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This site is the inspiration of a former reporter/photographer for one of New England's largest daily newspapers and for various magazines. The intent is to direct readers to interesting political articles, and we urge you to visit the source sites. Any comments may be noted on site or directed to KarisChaf at gmail.

Tuesday, October 22, 2013

The Insurance ‘Death Spiral’ Looks Increasingly Inevitable -- By Jim Geraghty, National Review

This coming year, the penalty for not having health insurance is $95 or $1 percent of your income, whichever is greater. Thus, unless you’re making less than $9,500, it’s going to be one percent of your income — $300 if you’re making $30,000, $400 if you’re making $40,000, and so on.

Almost every health insurance option, even with the subsidy, will cost more than one percent of your income. In most cases, considerably more, even with the much-touted subsidies.

In 2015, the penalty fee jumps to 2 percent of your income (take the figures from 2014 and double them) and by 2016, it’s 2.5 percent of your income.

The good news about buying the insurance is that you get health insurance. The bad news is that insurance may not be all that great, once you calculate the premiums, co-pays, and deductibles.

The census offers us some data on the uninsured: About a quarter of uninsured households make less than $25,000 per year; about 20 percent make between $25,000 and $50,000; about 15 percent make between $50,000 and $75,000, and about 8 percent make more than $75,000.

The Kaiser Family Foundation offers a subsidy calculator; I plugged in a single mom, two kids, non-tobacco user, age 30, making $30,000. A family with not much loose change to spare, right?

The calculator said that s silver plan for that household, after subsidies, would cost that mom $1,250 – 4.7 percent of the family’s household income. The mom could get a bronze plan, which costs only $206 per year, but that plan covers only 60 percent of health care costs. In other words, the cheapest option for this cash-strapped single mom is to buy the cheapest plan and then never use it, since she’ll be on the hook for 40 percent of her health care costs – and we’re not even getting into the issues of co-pays and deductibles.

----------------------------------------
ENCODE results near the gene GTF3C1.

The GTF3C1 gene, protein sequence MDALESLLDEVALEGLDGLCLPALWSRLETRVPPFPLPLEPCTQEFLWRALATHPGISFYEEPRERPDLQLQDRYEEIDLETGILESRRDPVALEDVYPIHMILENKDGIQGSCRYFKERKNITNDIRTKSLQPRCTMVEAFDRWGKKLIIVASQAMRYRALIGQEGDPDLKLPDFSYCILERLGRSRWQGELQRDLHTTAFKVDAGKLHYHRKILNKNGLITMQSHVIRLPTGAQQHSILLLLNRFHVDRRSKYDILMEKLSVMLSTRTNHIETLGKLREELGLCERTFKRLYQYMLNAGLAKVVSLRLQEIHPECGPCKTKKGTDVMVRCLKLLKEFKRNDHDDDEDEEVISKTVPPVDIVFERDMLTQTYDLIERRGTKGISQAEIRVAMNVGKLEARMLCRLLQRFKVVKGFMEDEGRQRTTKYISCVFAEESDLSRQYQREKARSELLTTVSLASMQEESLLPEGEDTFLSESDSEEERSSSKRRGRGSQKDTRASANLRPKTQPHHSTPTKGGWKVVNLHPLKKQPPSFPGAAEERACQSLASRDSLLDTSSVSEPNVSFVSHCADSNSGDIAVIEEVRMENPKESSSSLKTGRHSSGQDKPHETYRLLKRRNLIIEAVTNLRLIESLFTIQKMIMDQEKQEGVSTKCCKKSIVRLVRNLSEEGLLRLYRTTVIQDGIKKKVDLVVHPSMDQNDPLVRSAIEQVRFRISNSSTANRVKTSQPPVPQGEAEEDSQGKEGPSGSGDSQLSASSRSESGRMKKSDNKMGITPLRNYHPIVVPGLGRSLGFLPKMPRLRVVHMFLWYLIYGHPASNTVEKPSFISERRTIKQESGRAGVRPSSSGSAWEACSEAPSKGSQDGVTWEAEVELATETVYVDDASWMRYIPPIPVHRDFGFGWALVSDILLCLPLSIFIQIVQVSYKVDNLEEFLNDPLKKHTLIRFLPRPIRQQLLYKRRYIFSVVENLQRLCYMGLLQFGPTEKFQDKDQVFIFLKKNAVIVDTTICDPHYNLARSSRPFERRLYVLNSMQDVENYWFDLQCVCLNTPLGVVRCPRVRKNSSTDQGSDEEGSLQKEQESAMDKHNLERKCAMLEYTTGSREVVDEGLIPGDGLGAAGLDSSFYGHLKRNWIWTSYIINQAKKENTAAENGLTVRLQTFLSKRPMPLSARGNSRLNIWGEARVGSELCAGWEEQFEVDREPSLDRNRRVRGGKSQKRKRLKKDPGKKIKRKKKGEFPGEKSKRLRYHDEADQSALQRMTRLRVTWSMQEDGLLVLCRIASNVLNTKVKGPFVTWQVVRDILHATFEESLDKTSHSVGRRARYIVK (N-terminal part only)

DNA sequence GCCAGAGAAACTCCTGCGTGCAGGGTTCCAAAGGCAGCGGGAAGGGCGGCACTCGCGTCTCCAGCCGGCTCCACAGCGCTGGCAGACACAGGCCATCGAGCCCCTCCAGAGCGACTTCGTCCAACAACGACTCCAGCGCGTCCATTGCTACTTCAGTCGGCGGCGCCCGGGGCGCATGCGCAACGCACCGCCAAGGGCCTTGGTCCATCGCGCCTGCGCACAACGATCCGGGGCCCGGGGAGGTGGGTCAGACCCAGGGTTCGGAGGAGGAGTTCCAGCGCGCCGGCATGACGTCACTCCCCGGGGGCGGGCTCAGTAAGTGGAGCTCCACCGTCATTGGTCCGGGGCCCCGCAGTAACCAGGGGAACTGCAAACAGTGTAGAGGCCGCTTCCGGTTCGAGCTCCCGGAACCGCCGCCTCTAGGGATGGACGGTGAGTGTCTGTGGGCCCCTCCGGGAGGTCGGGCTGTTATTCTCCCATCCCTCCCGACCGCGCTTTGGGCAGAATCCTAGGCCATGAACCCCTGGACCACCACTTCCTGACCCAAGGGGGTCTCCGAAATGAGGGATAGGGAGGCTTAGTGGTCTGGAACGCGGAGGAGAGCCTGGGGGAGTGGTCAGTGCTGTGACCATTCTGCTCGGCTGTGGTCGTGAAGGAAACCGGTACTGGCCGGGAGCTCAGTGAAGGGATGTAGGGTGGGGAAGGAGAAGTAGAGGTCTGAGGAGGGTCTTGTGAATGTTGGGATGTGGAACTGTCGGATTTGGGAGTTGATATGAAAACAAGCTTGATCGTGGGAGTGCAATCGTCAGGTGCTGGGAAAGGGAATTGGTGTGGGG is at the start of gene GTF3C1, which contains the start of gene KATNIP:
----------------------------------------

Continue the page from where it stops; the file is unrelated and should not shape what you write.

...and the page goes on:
Now let’s look at a two-earner family, making $50,000 collectively, with two kids, non-tobacco users, both 40 years old. On a silver plan, they pay 6.73 percent of their income, or 3.41 percent for a bronze plan. Or they could pay a $500 fee and buy no insurance.

That same two-earner family in the same circumstances, doing better and making $75,000 per year would pay 9.5 percent of their household income on a silver plan; a bronze plan costs 7.29 percent of their household income.

Or they could pay $750 to not buy anything.

You can see where this is going. The insurance always costs more than the penalty, and the insurance isn’t that great once you account for co-pays and deductibles.

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